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I want to ask that, are you empty sets equal ????
I reply, therefore I am not an empty set.I want to ask that, are you empty sets equal ????
You've defined two numbers, not two sets, but passing over that...How can two Empty Sets be equal ???
take a look at this example..
1st set: Number of trees in the forest
2nd Set: Number of Student of in the class
suppose that these are empty sets.. how are they equal ??? they both have different description..
I don't get it: you showed ##A\cup\ B=B\cup\ A## for A,B being (supposedly)The empty set is unique and the following proof ascertains that.
Suppose that there is another empty set denoted by ##\emptyset'## ,then we have:
1)##\forall A[A\cup\emptyset =A]##
2)##\forall A[A\cup\emptyset' =A]##
In (1) we put ##A =\emptyset'## and we get: ##\emptyset'\cup\emptyset =\emptyset'##
In (2) we put ## A =\emptyset## and we get :##\emptyset\cup\emptyset' =\emptyset##
But since ,##\emptyset'\cup\emptyset = \emptyset\cup\emptyset' ##
We can conclude :##\emptyset'=\emptyset ##
Hence all the empty sets are equal
WE have :I don't get it: you showed ##A\cup\ B=B\cup\ A## for A,B being (supposedly)
different copies of the empty set. But
this is true for any two sets, since union is commutative; I don't see how
this shows that A=B.
This is wrong as the followinf argument shows:. If two empty set were not equal, there would be one element in one of the sets which is not a member of the other set, and this is impossible, since an empty set has no member at all, whether member or not member of another empty set.
This argument is fallacious. You cannot infer that one and the same x is referred to by the two existential quantifers. If you could, it would be easy to prove that something is a Dodge and something is a Toyota implies that some one thing is both a Dodge and a Toyota. Maybe it would help to see this if you make the variable used in the second existential claim 'y'.##[\exists x(x\in \emptyset\wedge \neg x\in \emptyset')]\vee[\exists x(x\in \emptyset'\wedge \neg x\in \emptyset )]##.That implies :
##[ (x\in \emptyset\wedge \neg x\in \emptyset')]\vee[(x\in \emptyset'\wedge \neg x\in \emptyset )]##.Which in turn implies:
##[ (x\in \emptyset\vee x\in \emptyset')]##
This argument is fallacious. You cannot infer that one and the same x is referred to by the two existential quantifers. If you could, it would be easy to prove that something is a Dodge and something is a Toyota implies that some one thing is both a Dodge and a Toyota. Maybe it would help to see this if you make the variable used in the second existential claim 'y'.
I am not saying that the use of the different quantifiers makes a difference, it does not. I am saying that Existential Elimination does not allow you to assume that the x referred to in the first existential claim is one and the same x as the x referred to in the second existential claim.Let : A= {1,2}, and B={1,2,3}.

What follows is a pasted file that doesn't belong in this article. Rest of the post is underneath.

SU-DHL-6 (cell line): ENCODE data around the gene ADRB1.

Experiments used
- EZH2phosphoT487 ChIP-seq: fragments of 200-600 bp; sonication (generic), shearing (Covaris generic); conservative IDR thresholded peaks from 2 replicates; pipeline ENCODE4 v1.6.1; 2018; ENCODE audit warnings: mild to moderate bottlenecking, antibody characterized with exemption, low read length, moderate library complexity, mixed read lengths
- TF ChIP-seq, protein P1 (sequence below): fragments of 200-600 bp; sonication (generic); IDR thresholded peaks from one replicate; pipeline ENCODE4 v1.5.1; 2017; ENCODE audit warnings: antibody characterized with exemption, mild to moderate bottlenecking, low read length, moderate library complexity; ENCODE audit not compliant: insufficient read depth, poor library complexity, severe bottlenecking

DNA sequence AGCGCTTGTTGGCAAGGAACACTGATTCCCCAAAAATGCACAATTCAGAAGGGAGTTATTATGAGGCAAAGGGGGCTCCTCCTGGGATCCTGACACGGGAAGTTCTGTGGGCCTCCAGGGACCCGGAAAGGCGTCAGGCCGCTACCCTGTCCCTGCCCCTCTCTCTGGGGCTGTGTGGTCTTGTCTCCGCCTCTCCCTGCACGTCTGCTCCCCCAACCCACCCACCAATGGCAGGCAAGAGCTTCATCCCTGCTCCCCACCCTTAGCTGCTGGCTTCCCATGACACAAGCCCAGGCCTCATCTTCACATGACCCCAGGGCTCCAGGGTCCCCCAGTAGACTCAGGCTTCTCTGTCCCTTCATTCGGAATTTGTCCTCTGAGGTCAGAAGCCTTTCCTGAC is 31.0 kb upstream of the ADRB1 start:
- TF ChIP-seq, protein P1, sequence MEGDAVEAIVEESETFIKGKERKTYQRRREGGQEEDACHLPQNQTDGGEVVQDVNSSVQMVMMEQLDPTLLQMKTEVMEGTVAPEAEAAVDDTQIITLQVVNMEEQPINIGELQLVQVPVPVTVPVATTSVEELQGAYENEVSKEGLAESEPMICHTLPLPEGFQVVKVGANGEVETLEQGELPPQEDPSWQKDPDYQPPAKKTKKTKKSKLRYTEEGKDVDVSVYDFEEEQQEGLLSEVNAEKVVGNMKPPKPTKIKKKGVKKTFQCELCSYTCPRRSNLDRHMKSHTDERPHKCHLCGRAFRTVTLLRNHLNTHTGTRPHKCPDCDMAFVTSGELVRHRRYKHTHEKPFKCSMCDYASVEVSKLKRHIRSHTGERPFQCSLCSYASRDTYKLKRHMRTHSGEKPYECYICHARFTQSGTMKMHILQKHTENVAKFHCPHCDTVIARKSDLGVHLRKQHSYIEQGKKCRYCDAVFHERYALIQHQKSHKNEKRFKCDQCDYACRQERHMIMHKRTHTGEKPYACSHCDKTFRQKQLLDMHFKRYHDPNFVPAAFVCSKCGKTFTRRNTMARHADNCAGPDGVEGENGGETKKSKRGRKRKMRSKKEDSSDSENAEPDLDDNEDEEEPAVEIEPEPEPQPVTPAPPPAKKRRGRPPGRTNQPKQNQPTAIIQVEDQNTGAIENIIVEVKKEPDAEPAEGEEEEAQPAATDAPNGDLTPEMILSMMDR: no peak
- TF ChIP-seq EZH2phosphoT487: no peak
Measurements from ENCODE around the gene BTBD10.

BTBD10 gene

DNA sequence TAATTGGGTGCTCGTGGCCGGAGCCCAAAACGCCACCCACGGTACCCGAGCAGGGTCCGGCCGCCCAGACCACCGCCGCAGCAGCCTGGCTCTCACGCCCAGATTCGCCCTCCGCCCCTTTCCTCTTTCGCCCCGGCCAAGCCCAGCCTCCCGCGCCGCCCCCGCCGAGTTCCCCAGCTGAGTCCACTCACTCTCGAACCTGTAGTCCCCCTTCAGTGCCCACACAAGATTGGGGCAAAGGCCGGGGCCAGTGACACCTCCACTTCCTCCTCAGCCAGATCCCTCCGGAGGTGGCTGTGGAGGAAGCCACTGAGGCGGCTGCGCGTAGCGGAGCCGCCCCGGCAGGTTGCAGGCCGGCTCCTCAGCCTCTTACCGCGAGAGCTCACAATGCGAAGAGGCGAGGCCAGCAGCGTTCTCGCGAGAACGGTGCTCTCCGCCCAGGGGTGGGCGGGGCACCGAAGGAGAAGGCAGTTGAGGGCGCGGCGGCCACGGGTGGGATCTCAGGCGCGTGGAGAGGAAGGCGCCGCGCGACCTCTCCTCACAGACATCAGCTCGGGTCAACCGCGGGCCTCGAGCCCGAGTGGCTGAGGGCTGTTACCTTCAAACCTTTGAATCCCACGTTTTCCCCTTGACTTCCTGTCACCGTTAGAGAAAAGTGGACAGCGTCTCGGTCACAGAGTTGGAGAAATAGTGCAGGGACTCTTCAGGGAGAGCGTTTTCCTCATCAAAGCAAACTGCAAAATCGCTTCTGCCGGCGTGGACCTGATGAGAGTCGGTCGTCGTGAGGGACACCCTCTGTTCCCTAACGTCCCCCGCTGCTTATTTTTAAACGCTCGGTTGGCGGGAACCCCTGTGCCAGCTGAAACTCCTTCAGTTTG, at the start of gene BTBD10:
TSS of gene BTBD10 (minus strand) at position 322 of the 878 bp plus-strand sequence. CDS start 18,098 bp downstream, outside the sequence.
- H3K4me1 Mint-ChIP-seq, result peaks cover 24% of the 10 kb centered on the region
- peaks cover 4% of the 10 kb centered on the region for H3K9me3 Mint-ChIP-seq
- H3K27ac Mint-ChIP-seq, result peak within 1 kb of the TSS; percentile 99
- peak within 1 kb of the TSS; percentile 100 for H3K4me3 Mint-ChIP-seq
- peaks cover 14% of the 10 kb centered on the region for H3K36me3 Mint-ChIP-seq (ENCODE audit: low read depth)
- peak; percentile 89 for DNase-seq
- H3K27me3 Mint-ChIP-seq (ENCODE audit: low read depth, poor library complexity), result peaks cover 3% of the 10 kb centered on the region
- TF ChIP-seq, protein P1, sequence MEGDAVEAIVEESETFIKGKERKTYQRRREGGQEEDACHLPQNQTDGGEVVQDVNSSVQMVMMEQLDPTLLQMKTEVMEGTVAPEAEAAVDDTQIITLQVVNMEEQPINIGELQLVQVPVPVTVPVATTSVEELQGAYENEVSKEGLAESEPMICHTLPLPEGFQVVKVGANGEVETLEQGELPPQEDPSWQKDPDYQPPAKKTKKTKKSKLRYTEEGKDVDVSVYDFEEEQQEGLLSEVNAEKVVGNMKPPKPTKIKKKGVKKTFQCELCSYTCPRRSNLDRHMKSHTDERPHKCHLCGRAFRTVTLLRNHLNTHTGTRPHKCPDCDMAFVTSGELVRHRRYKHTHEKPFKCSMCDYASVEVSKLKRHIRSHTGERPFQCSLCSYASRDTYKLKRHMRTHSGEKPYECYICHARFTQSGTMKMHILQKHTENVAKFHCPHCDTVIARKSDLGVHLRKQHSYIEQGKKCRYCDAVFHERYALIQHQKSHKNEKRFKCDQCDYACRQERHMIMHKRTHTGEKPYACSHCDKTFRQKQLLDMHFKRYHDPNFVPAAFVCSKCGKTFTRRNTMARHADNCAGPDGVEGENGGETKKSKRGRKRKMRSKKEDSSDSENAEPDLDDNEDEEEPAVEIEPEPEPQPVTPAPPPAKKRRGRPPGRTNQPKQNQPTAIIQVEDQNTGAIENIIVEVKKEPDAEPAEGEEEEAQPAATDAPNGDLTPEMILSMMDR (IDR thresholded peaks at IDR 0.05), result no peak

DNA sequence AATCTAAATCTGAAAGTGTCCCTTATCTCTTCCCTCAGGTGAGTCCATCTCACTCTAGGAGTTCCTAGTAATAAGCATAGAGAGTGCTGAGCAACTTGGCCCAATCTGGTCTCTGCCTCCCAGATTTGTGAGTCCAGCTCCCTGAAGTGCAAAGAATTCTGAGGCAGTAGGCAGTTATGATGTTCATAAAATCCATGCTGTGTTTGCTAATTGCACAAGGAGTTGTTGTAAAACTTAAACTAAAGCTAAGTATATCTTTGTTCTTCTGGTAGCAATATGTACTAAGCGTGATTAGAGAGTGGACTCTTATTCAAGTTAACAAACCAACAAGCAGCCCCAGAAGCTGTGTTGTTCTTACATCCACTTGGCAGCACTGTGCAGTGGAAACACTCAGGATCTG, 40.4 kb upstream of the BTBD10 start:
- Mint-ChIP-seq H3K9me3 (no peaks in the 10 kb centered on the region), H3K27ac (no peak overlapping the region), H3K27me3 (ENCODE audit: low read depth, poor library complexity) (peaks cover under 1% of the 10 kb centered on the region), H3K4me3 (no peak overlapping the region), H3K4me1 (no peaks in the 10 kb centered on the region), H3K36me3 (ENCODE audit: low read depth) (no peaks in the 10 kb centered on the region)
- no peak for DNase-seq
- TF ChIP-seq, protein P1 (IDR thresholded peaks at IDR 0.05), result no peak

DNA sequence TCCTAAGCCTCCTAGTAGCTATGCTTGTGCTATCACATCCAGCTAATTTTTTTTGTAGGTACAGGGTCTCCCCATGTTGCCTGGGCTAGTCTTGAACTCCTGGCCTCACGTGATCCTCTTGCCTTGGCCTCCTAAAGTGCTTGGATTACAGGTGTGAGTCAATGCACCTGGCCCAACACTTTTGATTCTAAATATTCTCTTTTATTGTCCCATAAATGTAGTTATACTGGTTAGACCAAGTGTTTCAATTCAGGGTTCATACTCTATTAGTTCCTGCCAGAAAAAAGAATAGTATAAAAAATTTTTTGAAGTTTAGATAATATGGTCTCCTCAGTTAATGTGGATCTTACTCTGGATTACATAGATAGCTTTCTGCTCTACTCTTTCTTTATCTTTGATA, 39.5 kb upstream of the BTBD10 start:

Can you prove that :## A\neq B## , using the axiom of extensionality??.
Then you will find out that using the same or different quantifiers makes no difference
Your argument shows that I was right, but perhaps that is what you meant?This is wrong as the followinf argument shows:
To be clear, you should have written the two last lines as##[\exists x(x\in \emptyset\wedge \neg x\in \emptyset')]\vee[\exists x(x\in \emptyset'\wedge \neg x\in \emptyset )]##.That implies :
##[ (x\in \emptyset\wedge \neg x\in \emptyset')]\vee[(x\in \emptyset'\wedge \neg x\in \emptyset )]##.Which in turn implies:
##[ (x\in \emptyset\vee x\in \emptyset')]##
Can you support that ,by writing a complete formal proof??Your argument shows that I was right, but perhaps that is what you meant?
To be clear, you should have written the two last lines as
##\exists x[ (x\in \emptyset\wedge \neg x\in \emptyset')]\vee[(x\in \emptyset'\wedge \neg x\in \emptyset )]##
and
##\exists x[ (x\in \emptyset\vee x\in \emptyset')]##.
Then, the argument is correct, since
##\exists x(P(x)\vee Q(x))## and ##\exists x \,P(x)\vee\exists x\,Q(x)## are logically equivalent.
Oops, the parenteses here are partially wrong. It should be:##\exists x[ (x\in \emptyset\wedge \neg x\in \emptyset')]\vee[(x\in \emptyset'\wedge \neg x\in \emptyset )]##
Well, how did you get the corresponding line, in your previous post?Can you support that ,by writing a complete formal proof??
Because i know that it will be useless to ask you ,where did you get the:
"and ##\exists x[ (x\in \emptyset\vee x\in \emptyset')]##" ,part, e.t.c ,e.t.c
Write a formal proof supporting your argument in any system you like using any rules of inference you like ,i can follow.Well, how did you get the corresponding line, in your previous post?
If you want a complete formal proof, you must specify which formal system that should be used: which are the axioms and the rules of inference? Is a Hilbert style axiom system (and which variant in this case) or a natural deduction system (and which variant in this case) or some other kind of system?
And whatever system is used, complete formal proofs tend to be extremely lengthy. One almost always takes shortcuts. But you have a habit of questioning all possible shortcuts.
Of course there is. It's not because something is not written as a formal proof that you can't see whether it is right or wrong. In fact, when something is not written as a formal proof, it is much easier for me to grasp the proof.There is no other way of checking whether your argument is right or wrong.